Unity Will Prevent New Age of Disorder, NATO Chief Says
By Jim Garamone
DoD News, Defense Media Activity
WASHINGTON, Feb. 9, 2015 – Solidarity is needed to prevent a new age of disorder, NATO Secretary General Jens Stoltenberg said yesterday in Munich.
"History is not written in advance," the secretary general said at the annual Munich Security Conference. "We can prevent an age of disorder if we have the will. We can keep the international order that has served us so well if we stand up for its rules and if we stand up for each other."
Last year marked a turning point for European security and the global order, he said. In Europe, Russia annexed Crimea and is seeking to destabilize Ukraine. Russian President Vladimir Putin is seeking to intimidate the Baltic republics, Poland, Romania and Georgia.
"North Africa and the Middle East are also in turmoil," Stoltenberg said. "States are breaking up, and conflict is at our borders. Extremism is fueling barbaric violence across the region and inspiring terrorism on our own streets."
But the international order can be maintained if like-minded nations stick together, he said.
One of the tools, he said, is NATO -- the most successful international security pact in history. "Since its foundation, NATO has been a resolute guardian of the international order," Stoltenberg said. "That order is being challenged, and we must do our utmost to protect it."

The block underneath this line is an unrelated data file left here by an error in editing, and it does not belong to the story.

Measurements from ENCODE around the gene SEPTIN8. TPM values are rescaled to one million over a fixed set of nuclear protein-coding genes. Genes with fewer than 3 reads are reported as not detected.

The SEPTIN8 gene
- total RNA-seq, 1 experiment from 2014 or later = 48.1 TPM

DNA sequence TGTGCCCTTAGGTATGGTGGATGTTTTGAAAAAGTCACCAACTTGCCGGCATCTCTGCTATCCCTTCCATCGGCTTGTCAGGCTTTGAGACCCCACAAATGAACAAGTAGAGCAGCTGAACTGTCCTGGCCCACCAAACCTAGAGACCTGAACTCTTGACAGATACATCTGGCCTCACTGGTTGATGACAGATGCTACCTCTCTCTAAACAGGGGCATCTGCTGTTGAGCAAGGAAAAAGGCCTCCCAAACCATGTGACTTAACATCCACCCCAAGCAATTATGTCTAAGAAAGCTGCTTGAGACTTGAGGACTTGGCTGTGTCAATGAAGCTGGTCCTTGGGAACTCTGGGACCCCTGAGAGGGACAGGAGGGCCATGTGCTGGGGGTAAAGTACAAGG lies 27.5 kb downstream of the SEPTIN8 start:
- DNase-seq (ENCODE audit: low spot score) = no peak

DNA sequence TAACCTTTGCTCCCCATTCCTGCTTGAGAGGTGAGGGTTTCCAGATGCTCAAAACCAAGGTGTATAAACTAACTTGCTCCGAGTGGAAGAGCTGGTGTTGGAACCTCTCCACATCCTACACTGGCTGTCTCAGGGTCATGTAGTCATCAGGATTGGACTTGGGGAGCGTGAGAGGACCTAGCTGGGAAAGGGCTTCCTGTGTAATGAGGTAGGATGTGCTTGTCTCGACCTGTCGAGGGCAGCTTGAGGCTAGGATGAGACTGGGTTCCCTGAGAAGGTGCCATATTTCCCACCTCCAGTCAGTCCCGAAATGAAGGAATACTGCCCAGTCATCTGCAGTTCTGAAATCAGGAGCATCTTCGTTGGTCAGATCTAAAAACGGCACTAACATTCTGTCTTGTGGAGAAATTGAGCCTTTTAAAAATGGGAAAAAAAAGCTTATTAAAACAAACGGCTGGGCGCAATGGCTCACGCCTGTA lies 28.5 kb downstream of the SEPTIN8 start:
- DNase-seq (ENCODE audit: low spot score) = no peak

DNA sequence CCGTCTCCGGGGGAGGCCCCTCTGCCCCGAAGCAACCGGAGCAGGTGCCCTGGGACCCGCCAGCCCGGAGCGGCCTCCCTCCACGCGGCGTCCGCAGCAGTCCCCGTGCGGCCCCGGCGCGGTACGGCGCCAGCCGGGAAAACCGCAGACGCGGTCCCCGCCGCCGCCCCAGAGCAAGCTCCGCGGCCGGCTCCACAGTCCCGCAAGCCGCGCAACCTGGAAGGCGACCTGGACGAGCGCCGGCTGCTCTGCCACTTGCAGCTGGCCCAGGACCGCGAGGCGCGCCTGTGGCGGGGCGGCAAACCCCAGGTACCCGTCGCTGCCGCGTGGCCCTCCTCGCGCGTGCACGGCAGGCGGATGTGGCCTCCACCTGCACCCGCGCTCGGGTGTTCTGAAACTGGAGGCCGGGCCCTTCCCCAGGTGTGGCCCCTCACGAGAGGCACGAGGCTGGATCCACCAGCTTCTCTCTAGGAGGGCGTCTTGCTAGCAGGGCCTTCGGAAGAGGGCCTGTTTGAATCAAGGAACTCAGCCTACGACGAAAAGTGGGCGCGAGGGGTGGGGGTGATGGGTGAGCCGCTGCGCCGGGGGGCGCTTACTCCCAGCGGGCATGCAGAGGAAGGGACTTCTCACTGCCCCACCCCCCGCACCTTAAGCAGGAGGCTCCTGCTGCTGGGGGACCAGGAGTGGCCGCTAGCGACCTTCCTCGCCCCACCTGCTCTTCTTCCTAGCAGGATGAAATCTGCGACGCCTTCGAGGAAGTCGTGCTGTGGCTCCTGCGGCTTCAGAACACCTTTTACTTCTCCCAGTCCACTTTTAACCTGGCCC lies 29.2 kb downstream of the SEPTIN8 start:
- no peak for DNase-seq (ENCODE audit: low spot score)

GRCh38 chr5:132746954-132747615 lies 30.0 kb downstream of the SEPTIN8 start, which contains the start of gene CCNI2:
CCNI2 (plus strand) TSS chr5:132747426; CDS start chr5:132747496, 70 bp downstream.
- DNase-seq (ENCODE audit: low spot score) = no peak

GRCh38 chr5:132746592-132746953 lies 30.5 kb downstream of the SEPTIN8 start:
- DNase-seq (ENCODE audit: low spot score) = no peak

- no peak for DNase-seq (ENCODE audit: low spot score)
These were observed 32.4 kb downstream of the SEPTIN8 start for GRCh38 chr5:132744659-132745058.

NATO must change to address the threats of the 21st century, and it must maintain and increase its strength, the secretary general said. The confrontations today are "not about lining up tanks or digging ditches along our borders," he added. "The Cold War is history, and it should remain that way."
NATO and allied forces must be ready to deploy at a moment's notice and must be able to deter any threat from any direction, Stoltenberg said, including countering the so-called "hybrid warfare" that Russia has used in Ukraine.
'We Cannot Do More With Less Forever'
This is going to require resources, the secretary general said, noting that since the end of the Cold War, European defense spending has fallen steadily. "We cannot do more with less forever," he added.
At NATO's summit in Wales, alliance leaders agreed to increase defense spending as their nations' economies grow. "It cannot be done overnight," Stoltenberg said, "but it can be done."
The alliance's eastern and southern flanks are vulnerable, he said, and NATO needs to work with those countries to strengthen their capabilities and increase their stability.
"If they are more stable, we are more secure," Stoltenberg said. "We must help our eastern neighbors to stay on the path of democracy and reform, to fight corruption, open up their economies and build efficient institutions. This is good for them, and it is good for us."
Violent extremism is a growing threat to the south, with the added danger of terrorists importing their brand of fanaticism to the heart of Europe, as they did in Paris and Brussels, recently, Stoltenberg said.
"We are stepping up our support for Jordan, and Iraq has asked us to help improve its defense capacity," he added. "In this way, we can project stability without deploying large numbers of troops, because most of the time, it will be more effective to help countries look after their own security."
|Join the GlobalSecurity.org mailing list|